I am finding Mr Verhoeven's book to be a most enjoyable, and highly informative, read. I especially appreciate the fact that he translates certain words and phrases of the quasi-Elizabethan English of the King James Bible to the original Greek, which clears up alot of former incongruities for me. However, sadly he ultimately misses the all-important point; the Jesus Christ was/is the Only begotten Son of Almighty God. He was either this or a pathological liar and deluded Himself, and His countless followers, both in His time and long after, into believing that He truly was born of divine birth as well as God's appoint Messiah to the Jewish people and Lord and Savior, when His Chosen People ultimately rejected Him, because He was not the warrior-king it was expected that He would be upon His appearing. And if it so happened that The Christ was not divine, then my faith in Him which is supposed to save me from God's Wrath is completely baseless and i am doomed to eternal damnation, even as Mr Verhoeven himself is....Against all the "evidence" that the author has provided herein, i just don't believe that. In studying this athiest's "evidence" my own Christian faith is renewed and i can almost (though not quite) pity the author, when he misses the very things that he himself dug up in his theological studies, that a "casual reader" of the Bible like myself can see as plain as daylight! Yeshua (Jesus's actual Hebrew name) did not impart to Himself the role of God, though i believe He was truly born of a divine birth He never ascribed to himself the power to perform any of the miracles he performed. He told His followers that the things He did, He did only because He was the conduit thru the which God the Father had chosen to act, and to speak And this is where i believe Christians today and for hundred, perhaps thousands of years have gotten it wrong. Yeshua didn't tell his followers to pray, "Lord Jesus" He told his followers to pray to the Father in My Name, thereby they that do are signifying that they are represented by Him, thru the spilling of His perfectly innocent blood When they (we) do this they are signifying their belief in His works and in the words He spoke. Mr Verhoeven clearly doesn't. In fact, he blasphemes The Christ in either saying he did not say the things or do all that He was recorded by his frail human followers as have having said or done. Perhaps not word for word or in the exact sequence, but i believe my God is perfectly capable of preserving the words that He would have read by those His Only Begotten Son ( and by extension) Himself had chosen at the foundation of the earth. It appears that Mr Verhoeven was not one of those predestined to enter into the Kingdom of God, but his studies and his words can still lead God's Chosen in the right direction. Some of the points the author makes, verify what i already always thought (if not believed) and that is, that Yeshua was a revolutionist and that his words and actions were considered by many to be incredibly inflammatory and or accusatory. He wasn't accusing the average man of the streets, but the appointed religious leadership of the day, pointing out the fact that what God had appointed to be of a help to His people, a source of hope and inspiration, unto not only momentary hope and freedom, but eternal salvation to their own greedy and selfish advantage Yeshua shed unwanted light on their evil doings and upon their very collaboration with the servitors of the Enemy in fear of losing their wealthy livelihoods and or lives, when it was their own eternal souls and those of the thousands over whom they'd been set up to serve as watchmen! Of course Yeshua was angry at this traitorous act. No man (or woman) with any real sense of righteous indignation would not had been so. And yet and still He knew it was all a part of His appointment. All the words spoken of Him and to Him and all the terrible things said of Him and to Him had to be said and done It all had to be because it had been prophesied hundreds of years before, because there were those watching and listening for these words to be spoken and for these deeds to be done, so that they might know, afterwards and feel their shame and be enlightened to their own wickedness and be shown their very real need for a very real and absolute salvation. I don't for the life of me understand how the author can have put in that much time and effort to come to know the true Jesus Christ and missed Him! But Thank God he did put in all that time and effort; Thank God, indeed! But i digress. One very telling part of the book, and one that Mr Verhoeven referenced a few times himself, is when Yeshua turns to his follower Peter and in rebuke says, "Get you behind me, Satan!" Now then, Jesus/Yeshua was not refuting the claim made that he, indeed, was the looked-for Messiah, as the author postulates. Rather, in emotional turmoil and trepidation, he is thinking on his own impending gruesome and unspeakably cruel flagellation at the hands of the Romans followed a torturous death of the cross at Golgatha that awaits Him. I imagine (or rather i believe) that when he is confronted by Peter's heartfelt words and suggestion that God's Plan of Eternal Salvation can be brought to fruition by another, easier and less personally painful route, Yeshua's mind harkens back to the moment before he set out in earnest on his path as a homeless itinerant evangelist and teacher, Satan, whom He must have known quite well, tempted Him to take the easy route to His much prophesized Ascension. But had he done so, He'd have been succumbing to the temptation to commit sin (to disobey the Father and upset His plan for Man's Eternal Habitation in His Kingdom) and had He done so, He cannot have been counted blameless and thus full and proper propitiation for the Sins of the World He'd have undercut the whole reason for our very existence, whatsoever, and all in one fell swoop. Even as Satan had tried to do in the Garden of Eden, making necessary the sacrifice of Yeshua in the first place. How unspeakably tragic that Mr Verhoeven and those countless souls, who adhere to his atheistic ideologies, don't get that! But this is only one point that the author makes that will help reiterate the truth of God's word and help point, "those who have an ear to hear" the words that Mr Verhoeven is try to communicate (or rather that God is using to communicate thru his writings) in the right direction. All in all an highly enlightening and incredibly educational read for any serious student of Christian theology. Yeshua/Jesus Himself said, " Seek and ye shall find, knock (actively seek entry into the Kingdom of God) and it shall be opened unto you...."As a Christian, who often struggles with his own lack of faith, i highly recommend this book. In it i found a portrait of the Christ i always have known (believed) existed, and i was not dissuaded by the author's , sometimes, very convincing arguments. I thank the Holy Spirit for His guidance, for i read (am still reading, actually) this book in the hope and belief that He would help keep me vigilant and steer me clear of error.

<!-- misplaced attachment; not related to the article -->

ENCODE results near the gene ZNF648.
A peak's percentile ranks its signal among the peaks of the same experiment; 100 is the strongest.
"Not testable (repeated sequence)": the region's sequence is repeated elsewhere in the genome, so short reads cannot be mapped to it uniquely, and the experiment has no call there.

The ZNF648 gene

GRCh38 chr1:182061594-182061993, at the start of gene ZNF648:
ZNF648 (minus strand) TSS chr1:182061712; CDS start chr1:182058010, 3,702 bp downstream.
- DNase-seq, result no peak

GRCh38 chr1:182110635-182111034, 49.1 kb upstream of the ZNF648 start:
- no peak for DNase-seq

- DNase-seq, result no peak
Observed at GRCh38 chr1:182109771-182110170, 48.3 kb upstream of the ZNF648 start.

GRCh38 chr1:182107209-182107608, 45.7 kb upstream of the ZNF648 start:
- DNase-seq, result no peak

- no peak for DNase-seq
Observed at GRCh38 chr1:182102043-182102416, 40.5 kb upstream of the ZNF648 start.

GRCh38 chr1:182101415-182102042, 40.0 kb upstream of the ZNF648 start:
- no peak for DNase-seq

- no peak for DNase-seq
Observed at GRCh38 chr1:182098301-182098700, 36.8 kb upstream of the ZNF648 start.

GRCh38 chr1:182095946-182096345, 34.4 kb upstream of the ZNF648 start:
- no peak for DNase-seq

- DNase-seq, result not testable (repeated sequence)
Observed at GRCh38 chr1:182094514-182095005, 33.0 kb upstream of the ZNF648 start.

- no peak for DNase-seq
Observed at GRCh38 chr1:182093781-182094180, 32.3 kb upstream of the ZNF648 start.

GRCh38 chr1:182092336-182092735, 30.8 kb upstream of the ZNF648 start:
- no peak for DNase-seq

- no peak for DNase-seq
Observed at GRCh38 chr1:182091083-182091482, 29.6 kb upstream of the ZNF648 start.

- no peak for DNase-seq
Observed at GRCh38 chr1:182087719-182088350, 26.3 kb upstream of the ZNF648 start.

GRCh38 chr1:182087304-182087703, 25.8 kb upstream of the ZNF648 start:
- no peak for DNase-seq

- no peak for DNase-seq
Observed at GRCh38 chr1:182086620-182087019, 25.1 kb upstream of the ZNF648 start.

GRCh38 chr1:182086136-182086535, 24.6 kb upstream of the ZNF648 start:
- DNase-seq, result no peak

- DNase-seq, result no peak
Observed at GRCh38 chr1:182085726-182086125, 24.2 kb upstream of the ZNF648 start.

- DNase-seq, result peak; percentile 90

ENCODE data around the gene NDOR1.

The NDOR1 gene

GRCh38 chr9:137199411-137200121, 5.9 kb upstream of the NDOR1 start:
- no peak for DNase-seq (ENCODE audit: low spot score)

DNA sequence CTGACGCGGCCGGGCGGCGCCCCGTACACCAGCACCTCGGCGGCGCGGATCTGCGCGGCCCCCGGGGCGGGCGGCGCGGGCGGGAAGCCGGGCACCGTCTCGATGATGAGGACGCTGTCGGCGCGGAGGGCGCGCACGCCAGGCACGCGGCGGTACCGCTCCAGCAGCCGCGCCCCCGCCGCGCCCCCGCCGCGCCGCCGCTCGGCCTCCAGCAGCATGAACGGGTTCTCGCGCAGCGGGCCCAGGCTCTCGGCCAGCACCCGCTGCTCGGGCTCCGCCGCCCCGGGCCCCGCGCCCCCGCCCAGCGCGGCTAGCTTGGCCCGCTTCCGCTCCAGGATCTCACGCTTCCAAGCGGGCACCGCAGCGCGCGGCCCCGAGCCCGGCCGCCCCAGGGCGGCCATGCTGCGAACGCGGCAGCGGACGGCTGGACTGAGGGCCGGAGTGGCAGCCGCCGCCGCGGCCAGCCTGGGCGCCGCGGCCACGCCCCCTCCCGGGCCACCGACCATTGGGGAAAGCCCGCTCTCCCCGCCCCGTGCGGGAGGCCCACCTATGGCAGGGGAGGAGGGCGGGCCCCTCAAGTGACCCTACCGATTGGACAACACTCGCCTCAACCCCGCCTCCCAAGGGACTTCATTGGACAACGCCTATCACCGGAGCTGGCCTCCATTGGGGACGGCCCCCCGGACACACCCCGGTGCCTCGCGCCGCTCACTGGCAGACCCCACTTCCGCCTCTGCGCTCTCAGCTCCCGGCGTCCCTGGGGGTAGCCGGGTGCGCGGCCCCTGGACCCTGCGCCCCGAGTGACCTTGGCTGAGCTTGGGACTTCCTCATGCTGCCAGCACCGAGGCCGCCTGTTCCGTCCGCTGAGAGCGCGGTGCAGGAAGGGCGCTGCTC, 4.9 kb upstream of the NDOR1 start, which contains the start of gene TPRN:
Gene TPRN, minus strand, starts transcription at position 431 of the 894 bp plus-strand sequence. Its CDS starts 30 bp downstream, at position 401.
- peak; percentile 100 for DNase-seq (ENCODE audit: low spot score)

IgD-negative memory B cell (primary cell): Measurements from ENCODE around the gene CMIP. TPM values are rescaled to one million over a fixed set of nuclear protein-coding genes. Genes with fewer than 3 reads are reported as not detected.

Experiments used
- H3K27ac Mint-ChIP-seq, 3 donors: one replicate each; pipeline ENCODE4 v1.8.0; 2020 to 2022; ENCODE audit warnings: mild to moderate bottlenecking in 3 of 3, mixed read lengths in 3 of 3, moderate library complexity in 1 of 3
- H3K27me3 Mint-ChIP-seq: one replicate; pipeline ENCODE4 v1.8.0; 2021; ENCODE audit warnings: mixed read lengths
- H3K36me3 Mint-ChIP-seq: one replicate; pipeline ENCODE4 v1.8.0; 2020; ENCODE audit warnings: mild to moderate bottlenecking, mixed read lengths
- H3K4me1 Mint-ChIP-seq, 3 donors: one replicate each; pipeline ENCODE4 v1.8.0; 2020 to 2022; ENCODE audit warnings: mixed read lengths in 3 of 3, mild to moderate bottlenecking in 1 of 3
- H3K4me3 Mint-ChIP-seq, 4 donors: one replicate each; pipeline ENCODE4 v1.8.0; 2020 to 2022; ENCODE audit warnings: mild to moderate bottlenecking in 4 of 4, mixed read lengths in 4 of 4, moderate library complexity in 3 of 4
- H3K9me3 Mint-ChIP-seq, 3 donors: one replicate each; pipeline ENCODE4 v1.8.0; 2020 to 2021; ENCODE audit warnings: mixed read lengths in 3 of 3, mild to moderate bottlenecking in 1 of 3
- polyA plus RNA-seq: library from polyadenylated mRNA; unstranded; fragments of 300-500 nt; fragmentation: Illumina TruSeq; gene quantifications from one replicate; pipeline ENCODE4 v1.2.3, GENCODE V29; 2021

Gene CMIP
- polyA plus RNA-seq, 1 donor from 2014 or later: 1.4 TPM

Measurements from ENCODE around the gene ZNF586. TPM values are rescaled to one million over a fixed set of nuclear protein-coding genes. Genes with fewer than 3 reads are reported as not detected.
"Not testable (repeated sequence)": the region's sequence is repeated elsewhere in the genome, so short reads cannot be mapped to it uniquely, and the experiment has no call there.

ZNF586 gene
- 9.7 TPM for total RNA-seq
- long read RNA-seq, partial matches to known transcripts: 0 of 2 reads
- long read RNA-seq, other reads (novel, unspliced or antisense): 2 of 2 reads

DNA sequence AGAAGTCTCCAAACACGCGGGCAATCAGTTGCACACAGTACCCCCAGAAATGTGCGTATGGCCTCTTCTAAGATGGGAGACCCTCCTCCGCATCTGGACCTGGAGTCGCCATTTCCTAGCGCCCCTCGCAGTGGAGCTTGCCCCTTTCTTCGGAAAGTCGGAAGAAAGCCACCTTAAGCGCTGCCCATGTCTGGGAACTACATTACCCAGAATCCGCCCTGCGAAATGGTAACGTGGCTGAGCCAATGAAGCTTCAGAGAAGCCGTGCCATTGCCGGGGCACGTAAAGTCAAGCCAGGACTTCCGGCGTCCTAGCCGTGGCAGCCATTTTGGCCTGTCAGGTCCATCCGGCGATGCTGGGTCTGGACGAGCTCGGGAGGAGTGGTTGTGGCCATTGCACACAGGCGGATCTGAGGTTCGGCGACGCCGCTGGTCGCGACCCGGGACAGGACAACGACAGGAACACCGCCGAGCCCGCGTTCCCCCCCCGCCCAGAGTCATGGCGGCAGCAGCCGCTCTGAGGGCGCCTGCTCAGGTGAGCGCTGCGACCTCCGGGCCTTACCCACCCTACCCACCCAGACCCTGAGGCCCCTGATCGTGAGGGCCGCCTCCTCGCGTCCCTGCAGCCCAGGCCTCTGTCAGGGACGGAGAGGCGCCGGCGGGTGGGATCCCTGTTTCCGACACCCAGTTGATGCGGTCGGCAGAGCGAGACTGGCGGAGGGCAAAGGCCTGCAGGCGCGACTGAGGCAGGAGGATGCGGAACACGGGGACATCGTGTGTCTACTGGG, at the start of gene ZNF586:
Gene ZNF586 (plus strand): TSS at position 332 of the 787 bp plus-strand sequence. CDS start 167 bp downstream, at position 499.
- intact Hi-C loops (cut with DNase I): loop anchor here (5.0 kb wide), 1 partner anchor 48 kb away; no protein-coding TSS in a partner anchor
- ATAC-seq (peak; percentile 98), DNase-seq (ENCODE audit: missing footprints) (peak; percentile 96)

Not a bad book, just not very interesting or unique. For the most part, Verhoeven borrows the scholarship of others, namely those scholars contributing to the 'Jesus Seminar', in an attempt to place Jesus historically and culturally. To this end he delivers the conclusions of these scholars sufficiently, even if he doesn't adequately address their method for drawing such conclusions. Verhoeven's unique 'take' on the material seems to be his desire to treat the Gospel narratives as dramatic screenplay's, a method that leads him to imagine how he might have written it were he to be writing it as a screenplay, then assuming that the original authors were using similar narrative techniques to increase the drama and highlight the nature of Jesus' message. And this is where I think Verhoeven goes astray, by projecting his own emotional understanding of narrative back to authors living in vastly different times and cultures he makes the same methodological error that many Christian fundamentalists seem to make. I think if a person isn't familiar with modern biblical historical scholarship, this book might provide a provocative entree into the genre, but I think it will only get you so far in an attempt to understand the historical context and mindset of the gospel authors.